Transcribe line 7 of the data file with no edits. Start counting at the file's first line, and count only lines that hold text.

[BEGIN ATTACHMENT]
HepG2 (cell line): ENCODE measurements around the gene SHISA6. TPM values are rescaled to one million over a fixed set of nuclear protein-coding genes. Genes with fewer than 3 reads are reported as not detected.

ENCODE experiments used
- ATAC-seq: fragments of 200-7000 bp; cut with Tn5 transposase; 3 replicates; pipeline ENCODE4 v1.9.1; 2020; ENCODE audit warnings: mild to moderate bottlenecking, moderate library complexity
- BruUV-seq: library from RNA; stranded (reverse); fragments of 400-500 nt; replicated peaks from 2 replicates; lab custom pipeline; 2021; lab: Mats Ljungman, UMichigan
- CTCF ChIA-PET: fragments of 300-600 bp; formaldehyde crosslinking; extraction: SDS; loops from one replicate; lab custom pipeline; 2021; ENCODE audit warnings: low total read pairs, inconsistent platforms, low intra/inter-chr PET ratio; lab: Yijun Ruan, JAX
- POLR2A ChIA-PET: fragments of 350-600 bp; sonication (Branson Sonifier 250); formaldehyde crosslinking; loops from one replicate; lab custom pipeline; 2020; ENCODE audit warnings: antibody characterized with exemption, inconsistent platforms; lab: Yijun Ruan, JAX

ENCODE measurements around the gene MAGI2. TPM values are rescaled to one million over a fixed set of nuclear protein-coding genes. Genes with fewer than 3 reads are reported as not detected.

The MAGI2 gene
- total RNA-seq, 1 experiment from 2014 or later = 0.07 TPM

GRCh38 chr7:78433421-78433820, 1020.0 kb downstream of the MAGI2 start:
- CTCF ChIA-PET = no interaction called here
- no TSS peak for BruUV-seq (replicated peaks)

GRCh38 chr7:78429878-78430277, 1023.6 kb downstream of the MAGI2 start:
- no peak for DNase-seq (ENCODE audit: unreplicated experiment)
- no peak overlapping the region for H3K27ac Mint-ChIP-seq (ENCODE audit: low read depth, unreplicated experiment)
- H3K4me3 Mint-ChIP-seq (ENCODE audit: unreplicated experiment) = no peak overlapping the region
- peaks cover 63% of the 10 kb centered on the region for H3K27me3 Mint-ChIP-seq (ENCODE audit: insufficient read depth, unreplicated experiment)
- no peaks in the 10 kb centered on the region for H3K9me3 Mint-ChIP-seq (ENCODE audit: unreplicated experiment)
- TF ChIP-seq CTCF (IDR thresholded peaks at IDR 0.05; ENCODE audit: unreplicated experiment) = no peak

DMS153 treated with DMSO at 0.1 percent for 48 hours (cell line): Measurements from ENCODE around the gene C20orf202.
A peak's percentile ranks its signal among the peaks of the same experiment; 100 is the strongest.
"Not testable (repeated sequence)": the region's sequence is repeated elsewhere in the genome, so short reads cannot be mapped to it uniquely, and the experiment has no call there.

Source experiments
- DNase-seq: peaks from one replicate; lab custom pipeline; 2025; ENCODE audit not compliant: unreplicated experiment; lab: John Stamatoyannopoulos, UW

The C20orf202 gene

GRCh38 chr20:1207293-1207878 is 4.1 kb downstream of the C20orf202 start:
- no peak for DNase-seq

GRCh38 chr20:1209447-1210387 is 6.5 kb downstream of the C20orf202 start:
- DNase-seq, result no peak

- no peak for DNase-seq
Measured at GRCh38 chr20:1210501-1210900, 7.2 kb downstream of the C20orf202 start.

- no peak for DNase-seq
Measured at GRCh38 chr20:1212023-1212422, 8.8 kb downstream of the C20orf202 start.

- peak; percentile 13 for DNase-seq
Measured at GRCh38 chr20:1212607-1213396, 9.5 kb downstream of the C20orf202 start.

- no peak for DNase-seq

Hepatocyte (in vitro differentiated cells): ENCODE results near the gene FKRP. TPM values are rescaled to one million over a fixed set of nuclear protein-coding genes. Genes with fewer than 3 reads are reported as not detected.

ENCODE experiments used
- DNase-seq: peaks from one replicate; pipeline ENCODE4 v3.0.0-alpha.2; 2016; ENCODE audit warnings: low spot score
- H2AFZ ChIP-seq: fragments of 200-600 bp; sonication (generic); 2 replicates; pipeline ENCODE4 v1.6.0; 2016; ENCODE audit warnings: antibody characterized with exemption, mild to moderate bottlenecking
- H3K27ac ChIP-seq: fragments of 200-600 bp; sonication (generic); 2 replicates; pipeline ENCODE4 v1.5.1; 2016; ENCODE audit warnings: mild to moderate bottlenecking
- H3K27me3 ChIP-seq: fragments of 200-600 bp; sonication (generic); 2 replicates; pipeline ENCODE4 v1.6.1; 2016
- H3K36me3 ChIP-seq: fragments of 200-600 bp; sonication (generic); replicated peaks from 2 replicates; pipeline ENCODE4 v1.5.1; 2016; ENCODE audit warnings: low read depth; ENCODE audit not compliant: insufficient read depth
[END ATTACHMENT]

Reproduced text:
ENCODE measurements around the gene MAGI2. TPM values are rescaled to one million over a fixed set of nuclear protein-coding genes. Genes with fewer than 3 reads are reported as not detected.